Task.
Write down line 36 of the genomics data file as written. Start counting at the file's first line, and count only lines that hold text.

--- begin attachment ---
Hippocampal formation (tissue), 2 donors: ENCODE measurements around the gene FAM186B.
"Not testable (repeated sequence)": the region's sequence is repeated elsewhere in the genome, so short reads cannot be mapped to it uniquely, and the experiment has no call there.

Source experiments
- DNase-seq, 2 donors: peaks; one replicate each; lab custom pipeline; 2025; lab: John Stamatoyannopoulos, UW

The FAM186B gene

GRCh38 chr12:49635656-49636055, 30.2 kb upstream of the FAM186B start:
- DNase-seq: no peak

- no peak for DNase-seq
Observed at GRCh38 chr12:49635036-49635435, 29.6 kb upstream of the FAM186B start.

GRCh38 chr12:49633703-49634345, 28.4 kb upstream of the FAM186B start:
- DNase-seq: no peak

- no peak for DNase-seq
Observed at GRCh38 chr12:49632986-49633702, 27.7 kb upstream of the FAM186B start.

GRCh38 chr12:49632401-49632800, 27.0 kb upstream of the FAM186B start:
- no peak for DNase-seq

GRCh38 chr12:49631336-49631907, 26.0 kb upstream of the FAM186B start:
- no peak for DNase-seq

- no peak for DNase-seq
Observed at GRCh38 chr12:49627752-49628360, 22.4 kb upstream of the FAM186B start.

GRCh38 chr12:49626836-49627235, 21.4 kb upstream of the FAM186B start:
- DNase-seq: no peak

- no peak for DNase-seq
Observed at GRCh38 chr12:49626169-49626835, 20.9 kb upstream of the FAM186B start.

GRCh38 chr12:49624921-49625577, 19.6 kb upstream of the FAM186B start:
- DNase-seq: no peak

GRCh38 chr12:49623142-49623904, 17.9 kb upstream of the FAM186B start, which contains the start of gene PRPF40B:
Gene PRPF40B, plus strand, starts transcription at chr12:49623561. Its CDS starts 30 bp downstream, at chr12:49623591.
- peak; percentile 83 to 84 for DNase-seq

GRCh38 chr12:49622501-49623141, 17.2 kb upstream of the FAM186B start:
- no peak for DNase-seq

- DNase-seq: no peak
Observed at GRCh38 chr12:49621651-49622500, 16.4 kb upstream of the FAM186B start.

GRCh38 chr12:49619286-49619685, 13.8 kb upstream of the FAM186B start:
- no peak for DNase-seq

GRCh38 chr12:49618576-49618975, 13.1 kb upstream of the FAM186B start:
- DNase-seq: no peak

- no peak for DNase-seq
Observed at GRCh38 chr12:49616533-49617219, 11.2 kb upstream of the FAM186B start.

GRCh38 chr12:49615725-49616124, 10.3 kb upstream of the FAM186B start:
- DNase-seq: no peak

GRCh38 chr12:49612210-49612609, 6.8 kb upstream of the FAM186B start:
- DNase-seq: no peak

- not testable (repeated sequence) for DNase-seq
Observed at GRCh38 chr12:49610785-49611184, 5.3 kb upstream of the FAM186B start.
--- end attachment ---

- DNase-seq: no peak